A major effort was made by Senators Edward Kennedy, John McCain and others to pass such legislation in 2006 and 2007, but it ultimately failed. All of the legislative efforts included significantly increased border enforcement, additional fencing and with milestones to be met before the balance of the legislation could be effective. Long term residents of the U.S. in undocumented status without any serious criminal would be eligible to apply for an interim legal status and after approximately 10 years, which would prevent anyone from “cutting in line,” qualified aliens could then apply for Lawful Permanent Residency in the United States. Like any other Lawful Permanent Resident or so-called “green card” holder, 5 years later they would be eligible to apply for U.S. citizenship. But for all practical purposes immigration reform was “DOA” in the immortal words of House Judiciary Chairman James Sensenbrenner after the Republicans gained control of the House in the 2006 mid-term elections.
President Barack Obama and Congressional Efforts – 2009-2014
While Congress ultimately failed to pass comprehensive immigration reform under President George W. Bush, the election of President Barack Obama in 2008 gave new hope for the passage of same, particularly given the fact that the Democrats controlled both the House and the Senate. But President Obama’s decision to lead with healthcare and financial reforms ultimately proved fatal to the prospects for immigration reform. The President lost the House of Representatives in the 2010 mid-election and a Republican controlled House was again adamantly opposed to broad-based immigration reform.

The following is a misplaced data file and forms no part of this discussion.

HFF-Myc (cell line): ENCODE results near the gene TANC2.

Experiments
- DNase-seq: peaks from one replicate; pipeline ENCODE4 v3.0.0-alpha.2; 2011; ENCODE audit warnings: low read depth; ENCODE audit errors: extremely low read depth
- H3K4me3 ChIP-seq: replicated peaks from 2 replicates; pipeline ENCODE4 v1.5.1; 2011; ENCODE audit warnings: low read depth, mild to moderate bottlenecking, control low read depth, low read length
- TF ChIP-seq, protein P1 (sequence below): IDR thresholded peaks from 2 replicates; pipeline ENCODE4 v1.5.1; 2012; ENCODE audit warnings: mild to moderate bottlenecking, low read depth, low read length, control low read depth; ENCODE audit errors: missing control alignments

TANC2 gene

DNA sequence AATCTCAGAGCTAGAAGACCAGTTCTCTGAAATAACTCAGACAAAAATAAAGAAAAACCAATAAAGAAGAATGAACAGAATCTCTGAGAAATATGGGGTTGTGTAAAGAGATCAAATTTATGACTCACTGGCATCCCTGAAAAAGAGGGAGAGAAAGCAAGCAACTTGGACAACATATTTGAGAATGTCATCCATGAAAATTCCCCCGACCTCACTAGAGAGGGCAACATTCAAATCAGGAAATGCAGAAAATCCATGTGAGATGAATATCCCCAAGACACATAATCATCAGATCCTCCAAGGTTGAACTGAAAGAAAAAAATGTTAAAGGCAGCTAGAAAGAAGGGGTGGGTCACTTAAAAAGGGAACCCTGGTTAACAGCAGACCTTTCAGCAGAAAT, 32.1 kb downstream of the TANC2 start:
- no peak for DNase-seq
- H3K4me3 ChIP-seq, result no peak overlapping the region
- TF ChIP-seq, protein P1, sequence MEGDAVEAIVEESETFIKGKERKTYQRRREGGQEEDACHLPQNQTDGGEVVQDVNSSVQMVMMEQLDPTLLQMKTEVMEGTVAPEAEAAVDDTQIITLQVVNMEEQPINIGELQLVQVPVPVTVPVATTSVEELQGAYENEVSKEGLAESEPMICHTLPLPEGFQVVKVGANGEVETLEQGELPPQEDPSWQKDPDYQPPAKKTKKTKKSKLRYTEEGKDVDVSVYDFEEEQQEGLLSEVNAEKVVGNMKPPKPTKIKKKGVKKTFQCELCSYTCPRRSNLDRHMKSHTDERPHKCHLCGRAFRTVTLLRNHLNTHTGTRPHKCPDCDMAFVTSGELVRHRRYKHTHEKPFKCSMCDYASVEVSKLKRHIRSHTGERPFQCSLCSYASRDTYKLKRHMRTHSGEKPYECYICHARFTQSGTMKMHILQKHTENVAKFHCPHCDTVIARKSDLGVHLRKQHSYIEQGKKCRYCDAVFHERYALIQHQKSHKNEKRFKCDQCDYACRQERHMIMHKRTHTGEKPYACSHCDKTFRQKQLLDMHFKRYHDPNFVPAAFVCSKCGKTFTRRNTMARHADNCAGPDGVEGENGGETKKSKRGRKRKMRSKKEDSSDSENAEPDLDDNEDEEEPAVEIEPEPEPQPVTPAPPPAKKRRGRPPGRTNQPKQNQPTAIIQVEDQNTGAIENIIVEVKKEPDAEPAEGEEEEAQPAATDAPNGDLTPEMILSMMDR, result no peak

Following the defeat of the Republican presidential nominee, Governor Mitt Romney, in the 2012 election, there was a brief hope that Congress would take up and pass comprehensive immigration reform. To the surprise of many, Speaker John Boehner urged the House to pass immigration reform. In June of 2013 the Senate, led by the so-called “Gang of 8” which included Senators Chuck Schumer of New York, John McCain of Arizona, Marco Rubio of Florida, Lindsey Graham of South Carolina and others, passed Senate Bill 744, a major comprehensive immigration reform bill. But Speaker Boehner could never bring up a comprehensive immigration reform for a vote in the House since he did not have a majority of his own Republican caucus to support same.